Archive for January, 2014

The Salmon River Conversion to Darn Tough Socks

Posted in Fishing Conditions, Gear, Uncategorized, Writing with tags , , , , on January 19, 2014 by stflyfisher

In a scene from the movie “Forrest Gump” – a Southern Tier Fly Fisher favorite – Forrest and his good friend Bubba are introduced to Lt. Dan Taylor, their platoon leader. Lt Dan, as he is referred to by Forrest, is a pretty straight-forward type of military leader who instructs his “FNG’s” in a few basic essentials on his way to visit the hooch. Among his words of advice is the following:

“There is one item of G.I. gear that can be the difference between a live grunt and a dead grunt. Socks. Cushioned sole, O.D. green. Try and keep your feet dry. When we’re out humpin’, I want you boys to remember to change your socks whenever we stop. The Mekong will eat a grunt’s feet right off his legs.”


Most of us anglers have some idea of the importance of Lt Dan’s advice. Socks can make a huge difference to the fly fisherman, particularly in cold weather. For soldiers in combat, proper foot-wear is even more critical. Trench foot may be the best example of what happens when soldiers don’t take care of their feet in the field. Caused by prolonged exposure of the feet to damp, unsanitary, and cold conditions, it can be prevented by keeping the feet clean, warm and dry. Trench foot was first noted during the retreat of Napoleon’s army from Russia but it was the horrid conditions of the trenches in World War I that brought it to the attention of the medical profession. A key preventive measure that was implemented during that time was regular foot inspections by officers. It was also encountered in WWII, and in the Korean and Vietnam Wars. Trench foot even made a reappearance in the British Army during the Falklands War of 1982. The causes were the same: cold, wet conditions and insufficiently waterproof boots.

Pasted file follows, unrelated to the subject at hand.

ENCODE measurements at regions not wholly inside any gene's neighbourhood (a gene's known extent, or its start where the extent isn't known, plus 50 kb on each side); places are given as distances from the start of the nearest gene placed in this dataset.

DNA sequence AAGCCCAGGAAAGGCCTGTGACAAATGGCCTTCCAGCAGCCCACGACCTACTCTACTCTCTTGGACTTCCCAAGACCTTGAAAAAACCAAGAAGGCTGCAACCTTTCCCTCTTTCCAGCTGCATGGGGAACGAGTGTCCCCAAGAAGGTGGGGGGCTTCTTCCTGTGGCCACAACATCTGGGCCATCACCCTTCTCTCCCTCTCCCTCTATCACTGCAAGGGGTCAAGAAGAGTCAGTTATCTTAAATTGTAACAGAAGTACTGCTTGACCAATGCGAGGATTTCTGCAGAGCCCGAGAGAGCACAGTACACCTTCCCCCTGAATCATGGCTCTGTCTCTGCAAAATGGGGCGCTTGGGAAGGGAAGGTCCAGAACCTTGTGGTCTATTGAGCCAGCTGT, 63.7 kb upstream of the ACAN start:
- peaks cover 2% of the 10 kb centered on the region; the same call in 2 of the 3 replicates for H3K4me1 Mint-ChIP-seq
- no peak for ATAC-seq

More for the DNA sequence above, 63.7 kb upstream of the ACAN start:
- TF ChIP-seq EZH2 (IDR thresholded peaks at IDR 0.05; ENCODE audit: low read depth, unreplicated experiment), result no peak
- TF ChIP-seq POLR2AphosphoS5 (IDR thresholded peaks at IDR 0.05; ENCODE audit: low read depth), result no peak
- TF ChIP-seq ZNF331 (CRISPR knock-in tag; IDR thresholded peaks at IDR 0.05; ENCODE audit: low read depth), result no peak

A WWII GI with a bad case of trench foot.

A WWII GI with a bad case of trench foot.

So feet, it turns out, are of high interest to the military to this very day. A work colleague of mine recently told me of his time in the Marine Corps – where he and his platoon would do forced marches and then be told to sit down roadside and remove their boots and socks for a foot check by a navy corpsman…

uncover... feet!

Foot inspections – a preventive measure…

The lesson learned through all of these wars is the same: take care of your feet by wearing good quality socks and change them as often as necessary…

When it comes to good quality socks, there’s a pretty big selection out on the market these days. One could purchase a pair of authentic Vietnam-era socks, the very socks Forrest Gump would have worn in the Mekong Delta, for example.

Straight from ebay...

Straight from Ebay…

The socks pictured above are the real deal – original unissued Vietnam era olive drab green, wool cushion sole socks made of a mixture of wool, nylon & cotton material and available on Ebay for the nostalgic fly fisherman. While wool is a great material for its wicking and drying capabilities, the use of cotton these days is a big no-no. Cotton tends to absorb moisture, saturate quickly, and dry slowly – a perfect recipe for blisters and worse!

Forrest, Bubba, Tex, Cleveland, Phoenix, Detroit, Dallas, and Lt. Dan would have been a whole lot better off with today’s sock which include advanced synthetics and fine grades of wool, such as merino (click here for some good writing on the topic of merino wool and here for the general topic of dressing for cold weather).

So what would I recommend to these men or anyone venturing forth in the cold and damp? Darn Tough is the brand of sock I like. I was sold on them after spending a rather bitter winter afternoon watching my son play hockey up in Pulaski, NY, where the indoor rink temperature seemed colder than it was outside! I stood there in full shiver along with the other hockey parents – all of whom were doing the same – with one exception. Rich, who works as a NYSEG Lineman, seemed unaffected by the arctic air. He watched the game without one shake from the cold. By the end of the first period, stepping out to the concession area for hot coffee, I had to ask…

“I always used to get cold feet” he confided to me  when asked why he appeared Eskimo-like in the midst of Frigidaire conditions. As a lineman, he explained, he was frequently up in the bucket in some pretty bad weather. And he was tired of being miserable because of his feet. He searched a while for a better sock, and found them in Darn Toughs. He added that they were pricey, but the company claimed free replacement for any reason, forever. He’d yet to have to take one back – they were as hardened to wear as their label suggested.